Gov. Ron DeSantis spotlighted the Everglades Restoration Project in Miami Tuesday morning, continuing to work to fulfill his promise to devote $2.5 billion to water quality and related projects during his first term in office, and expressing confidence that the legislative budget will match one of his key priorities.
The Governor and other officials visited the site where more than five miles of Tamiami Trail roadbed was being removed to facilitate water flow, with bridges forthcoming. DeSantis and the others on hand spotlighted the project as evidence of the administration’s commitment to environmental spends and follow through.
“We set the standard very high and we’re meeting it,” DeSantis said. “We are ahead of schedule on some of these projects.”
He noted the combination of his administration’s funding for Everglades projects and “a lot of support from the federal government” during the Donald Trump era.
The momentum will continue, DeSantis predicted, in the budget currently being hammered out in the Legislature.
He described revenues compared to pandemic projections as “way beyond measurement or expectation,” and described the “robust funding” for Everglades and water projects in the Governor’s Office budget, adding that the Senate is “not that far away.“
“I think we’re going to end up having a lot of successes in this budget,” DeSantis said.
The trail bed removal, DeSantis said, is expected to be complete by January. It will facilitate the flow of “billions and billions of gallons of water.”
Overall, the administration is not just “meeting” its environmental funding goals, it’s “exceeding” them, he noted, with every confidence that momentum will continue.
“All in all, we continue to make progress. We set a lot of ambitious goals. We’re meeting those goals. We’re exceeding those goals in many respects,” DeSantis said.
DeSantis presented as a candidate and early in his term as more environmentally-friendly than his immediate predecessor, and remarks from others on hand made that case in rather direct language.
Department of Environmental Protection Secretary Noah Valenstein noted the sharp uptick in “ribbon cuttings.”
“Over my career, it was really sad that we weren’t having ribbon cuttings. It wasn’t until this Governor came and had the leadership to demand that the environment be a priority that we started to hit the battle rhythm of getting things done. It’s not a rewarding spot to be in an environmental agency when you’re not making progress, not getting funding, and not moving forward,” Valenstein asserted.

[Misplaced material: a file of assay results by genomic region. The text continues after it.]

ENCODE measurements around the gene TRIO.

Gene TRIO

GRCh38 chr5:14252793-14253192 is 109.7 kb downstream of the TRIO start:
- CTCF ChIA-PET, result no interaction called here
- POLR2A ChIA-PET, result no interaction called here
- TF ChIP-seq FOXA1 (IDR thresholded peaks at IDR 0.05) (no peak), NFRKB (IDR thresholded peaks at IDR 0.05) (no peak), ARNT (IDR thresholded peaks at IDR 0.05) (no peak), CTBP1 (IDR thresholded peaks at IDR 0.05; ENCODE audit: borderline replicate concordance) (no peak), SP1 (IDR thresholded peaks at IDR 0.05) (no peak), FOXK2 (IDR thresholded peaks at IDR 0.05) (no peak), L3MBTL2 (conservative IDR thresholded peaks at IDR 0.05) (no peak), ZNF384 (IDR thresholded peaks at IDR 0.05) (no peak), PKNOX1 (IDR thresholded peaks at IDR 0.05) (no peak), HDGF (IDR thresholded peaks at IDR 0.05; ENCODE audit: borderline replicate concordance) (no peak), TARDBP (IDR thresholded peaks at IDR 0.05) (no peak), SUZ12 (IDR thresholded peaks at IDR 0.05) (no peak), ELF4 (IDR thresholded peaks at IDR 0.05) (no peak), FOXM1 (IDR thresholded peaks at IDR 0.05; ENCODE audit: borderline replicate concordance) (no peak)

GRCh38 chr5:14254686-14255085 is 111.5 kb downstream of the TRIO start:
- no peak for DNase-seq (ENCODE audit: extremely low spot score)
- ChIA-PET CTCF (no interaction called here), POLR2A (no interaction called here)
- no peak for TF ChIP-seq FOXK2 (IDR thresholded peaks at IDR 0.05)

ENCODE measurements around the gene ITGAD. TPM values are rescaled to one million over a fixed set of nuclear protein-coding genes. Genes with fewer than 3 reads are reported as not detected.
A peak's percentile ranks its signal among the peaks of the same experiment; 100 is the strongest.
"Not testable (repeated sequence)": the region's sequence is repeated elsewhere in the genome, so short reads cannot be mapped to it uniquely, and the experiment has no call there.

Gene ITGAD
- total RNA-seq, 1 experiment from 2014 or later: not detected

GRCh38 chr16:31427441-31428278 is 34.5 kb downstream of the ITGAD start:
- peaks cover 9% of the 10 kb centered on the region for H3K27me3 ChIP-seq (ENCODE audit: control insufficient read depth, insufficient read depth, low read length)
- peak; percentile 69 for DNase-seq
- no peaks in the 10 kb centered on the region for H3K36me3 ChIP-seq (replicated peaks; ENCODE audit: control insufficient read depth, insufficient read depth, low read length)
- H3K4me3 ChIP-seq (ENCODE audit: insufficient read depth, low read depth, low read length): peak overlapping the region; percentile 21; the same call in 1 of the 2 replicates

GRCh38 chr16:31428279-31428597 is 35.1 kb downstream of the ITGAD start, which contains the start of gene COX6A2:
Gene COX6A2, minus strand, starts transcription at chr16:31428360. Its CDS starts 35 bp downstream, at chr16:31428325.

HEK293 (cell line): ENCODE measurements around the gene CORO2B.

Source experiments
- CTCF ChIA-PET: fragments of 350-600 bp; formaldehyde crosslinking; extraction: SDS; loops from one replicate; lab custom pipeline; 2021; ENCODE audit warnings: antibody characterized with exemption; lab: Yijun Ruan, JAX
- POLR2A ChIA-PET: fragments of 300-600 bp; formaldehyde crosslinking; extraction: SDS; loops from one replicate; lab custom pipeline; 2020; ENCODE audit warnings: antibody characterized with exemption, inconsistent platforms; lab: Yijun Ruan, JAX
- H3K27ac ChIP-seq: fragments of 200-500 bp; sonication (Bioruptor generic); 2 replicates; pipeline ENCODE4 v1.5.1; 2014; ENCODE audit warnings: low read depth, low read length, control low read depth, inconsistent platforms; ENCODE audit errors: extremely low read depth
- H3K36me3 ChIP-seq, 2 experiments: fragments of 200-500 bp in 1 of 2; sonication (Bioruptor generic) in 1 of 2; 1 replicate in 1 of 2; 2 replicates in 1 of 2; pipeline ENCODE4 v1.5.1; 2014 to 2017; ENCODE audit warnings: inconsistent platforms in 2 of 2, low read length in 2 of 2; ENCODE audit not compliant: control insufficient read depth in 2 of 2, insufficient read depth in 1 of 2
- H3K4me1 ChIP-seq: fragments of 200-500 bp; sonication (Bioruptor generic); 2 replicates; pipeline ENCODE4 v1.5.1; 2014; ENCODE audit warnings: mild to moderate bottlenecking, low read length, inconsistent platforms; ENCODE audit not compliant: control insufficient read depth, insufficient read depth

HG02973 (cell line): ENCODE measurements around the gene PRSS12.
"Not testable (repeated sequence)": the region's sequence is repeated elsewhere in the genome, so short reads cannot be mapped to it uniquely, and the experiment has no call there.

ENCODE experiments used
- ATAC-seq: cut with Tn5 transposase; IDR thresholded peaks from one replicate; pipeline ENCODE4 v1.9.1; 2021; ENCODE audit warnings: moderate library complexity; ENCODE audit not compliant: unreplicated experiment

Among those changes, Valenstein said, was DeSantis’ commitment to science, via appointing a chief science officer.
DeSantis noted that geoscientist Mark Rains of the University of South Florida will be the second in that position. Rains will replace Thomas Frazer, who will become Dean of the College of Marine Science at USF. Valenstein, however, explained the importance of the office and the pick.
Valenstein noted Frazer demanded that “science leads the way,” and he was empowered to do so because “we know we have a Governor who will support us with funding and support to change policies when we can show the science demands it,” a seeming contrast to the previous Governor, who appointed him to the position two years prior.
Rains has expertise in eco-hydrology and managing water, which Valenstein sees as helpful for studying and managing algae blooms and restoration projects in the Everglades and statewide.
Florida Department of Transportation head Kevin Thibault likewise was laudatory, saying the road removal project “shows the leadership of our Governor to make sure we’re doing the right stuff for the people of Florida.”
Thibault said it was time, after 90 years, to remove the road bed.
And he looks forward to the bridges as the “next steps” in the project. New bridges seem to be metaphorical as much as physical, as Republicans in this era embrace a functional realism on environmental issues that may not have been present in the past.